The days of the Wild West – when any self-respecting man would shoot dead a rustler trying to steal his horse – still inspire nostalgia in both children and adults. State representatives Tom Casperson (R-Escanaba) and Rick Jones (R-Grand Ledge) have also been struck by these fantasies of cowboys and vigilante justice and have proposed a bill deeply infused with the pioneer spirit. The legislation would free residents from the duty to retreat if attacked, allowing for immediate retaliation -with deadly force – to a real or perceived threat. Because the bill would set Michigan back by more than a century in criminal justice, it is essential that the state Legislature defeat this bill.

Sarah Royce

Although conservative lawmakers have promoted the bill as a protection of victims’ rights, they are only seeking to keep up with the Joneses in Florida. The Florida state Legislature passed a similar but broader bill that takes effect in October, allowing residents to take the law into their own hands in public spaces, as well as on private property. Even the bill’s sponsors have acknowledged that under current law, it is unlikely a crime victim would be charged for acting in self-defense. The proposed law would instead encourage a “shoot-first, think-later” behavior, inevitably increasing homicide rates.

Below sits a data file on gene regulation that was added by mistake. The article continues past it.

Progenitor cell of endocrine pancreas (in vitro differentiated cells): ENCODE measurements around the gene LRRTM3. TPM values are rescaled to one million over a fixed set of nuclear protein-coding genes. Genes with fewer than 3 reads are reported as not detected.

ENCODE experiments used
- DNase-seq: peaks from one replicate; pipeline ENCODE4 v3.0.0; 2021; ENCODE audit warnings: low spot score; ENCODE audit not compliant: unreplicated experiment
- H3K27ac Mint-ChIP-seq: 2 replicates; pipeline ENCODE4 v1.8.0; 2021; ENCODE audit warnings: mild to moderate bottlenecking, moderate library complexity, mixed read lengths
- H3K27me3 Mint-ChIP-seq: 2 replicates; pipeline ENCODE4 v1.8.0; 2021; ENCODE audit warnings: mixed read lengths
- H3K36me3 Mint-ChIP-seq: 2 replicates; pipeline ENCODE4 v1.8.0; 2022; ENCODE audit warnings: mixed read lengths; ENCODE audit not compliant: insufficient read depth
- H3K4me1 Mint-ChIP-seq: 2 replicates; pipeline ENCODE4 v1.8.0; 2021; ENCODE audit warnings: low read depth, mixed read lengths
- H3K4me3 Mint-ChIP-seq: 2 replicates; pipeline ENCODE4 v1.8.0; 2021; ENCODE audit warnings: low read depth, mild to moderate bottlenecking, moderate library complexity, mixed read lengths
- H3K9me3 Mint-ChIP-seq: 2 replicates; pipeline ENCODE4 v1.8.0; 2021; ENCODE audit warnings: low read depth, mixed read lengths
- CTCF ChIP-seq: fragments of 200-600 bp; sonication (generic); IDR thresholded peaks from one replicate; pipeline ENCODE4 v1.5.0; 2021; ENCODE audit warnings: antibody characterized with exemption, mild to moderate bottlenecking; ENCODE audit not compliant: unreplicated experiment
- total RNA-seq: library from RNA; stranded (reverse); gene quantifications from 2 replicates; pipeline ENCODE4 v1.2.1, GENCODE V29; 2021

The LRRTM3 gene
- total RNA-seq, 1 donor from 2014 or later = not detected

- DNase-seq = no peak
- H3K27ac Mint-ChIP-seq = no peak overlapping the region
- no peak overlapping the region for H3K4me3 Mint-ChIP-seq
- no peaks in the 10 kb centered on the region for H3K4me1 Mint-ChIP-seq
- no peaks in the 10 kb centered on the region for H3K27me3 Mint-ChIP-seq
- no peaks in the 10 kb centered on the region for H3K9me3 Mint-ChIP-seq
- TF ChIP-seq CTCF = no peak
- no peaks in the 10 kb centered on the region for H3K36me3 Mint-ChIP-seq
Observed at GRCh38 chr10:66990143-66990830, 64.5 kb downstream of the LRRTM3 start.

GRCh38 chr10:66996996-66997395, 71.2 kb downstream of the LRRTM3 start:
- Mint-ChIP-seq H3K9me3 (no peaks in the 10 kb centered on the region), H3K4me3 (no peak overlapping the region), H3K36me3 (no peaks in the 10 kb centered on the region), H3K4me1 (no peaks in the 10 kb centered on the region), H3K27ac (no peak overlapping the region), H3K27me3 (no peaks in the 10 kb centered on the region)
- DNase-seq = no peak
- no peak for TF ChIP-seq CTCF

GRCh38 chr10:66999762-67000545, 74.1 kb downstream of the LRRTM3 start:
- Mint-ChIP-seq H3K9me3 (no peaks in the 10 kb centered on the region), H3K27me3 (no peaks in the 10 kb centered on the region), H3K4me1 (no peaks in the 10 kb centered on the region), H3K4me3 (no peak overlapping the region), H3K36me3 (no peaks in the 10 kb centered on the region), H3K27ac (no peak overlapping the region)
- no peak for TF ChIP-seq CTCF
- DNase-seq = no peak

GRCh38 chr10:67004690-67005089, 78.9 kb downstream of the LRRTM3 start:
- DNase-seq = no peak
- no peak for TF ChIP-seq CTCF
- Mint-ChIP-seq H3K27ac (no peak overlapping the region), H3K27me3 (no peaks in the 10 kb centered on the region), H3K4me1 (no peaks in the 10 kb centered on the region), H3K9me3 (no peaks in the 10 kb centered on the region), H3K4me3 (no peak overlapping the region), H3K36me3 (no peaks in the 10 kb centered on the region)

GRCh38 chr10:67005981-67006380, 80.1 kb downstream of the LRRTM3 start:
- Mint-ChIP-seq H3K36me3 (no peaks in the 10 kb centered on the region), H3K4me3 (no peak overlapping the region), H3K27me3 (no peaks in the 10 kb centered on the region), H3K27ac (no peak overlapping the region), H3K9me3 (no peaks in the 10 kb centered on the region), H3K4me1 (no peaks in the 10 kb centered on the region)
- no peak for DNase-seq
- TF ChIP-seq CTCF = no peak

Under the bill, there is no clear definition of what constitutes a threat, opening the door for people to use guns indiscriminately before rationally assessing the situation. When, for example, an irate homeowner finds a trespasser on his property, the use of deadly force rarely occurs. But the legislation allows any victim or potential victim of a crime to respond with disproportionate force by shooting the offending party – with no threat of prosecution. Gun use would thus become the first response to a situation, rather than the last resort.

This legislation also exposes another gray area in the criminal justice system, as juries will no longer focus on whether a person who supposedly killed in self-defense faced a legitimate threat, but on whether he merely felt threatened. This distinction is crucial, as the latter is far more subjective and opens up murder trials to a new body of one-sided testimony.

Guns are a last resort in the face of life-threatening danger, not a blanket response to any minor threat. In the wake of the Florida bill, gun-control advocates under the banners of the Brady Campaign to Prevent Gun Violence and the Million Mom March have taken up the call to arms, determined to prevent another such law from being enacted in Michigan. These groups should continue to push the state’s lawmakers to set an example for other states tempted to follow Florida’s lead by defeating this bill. Thankfully, times of vigilante justice gave way to modern law and justice decades ago, the state Legislature just has to realize it.

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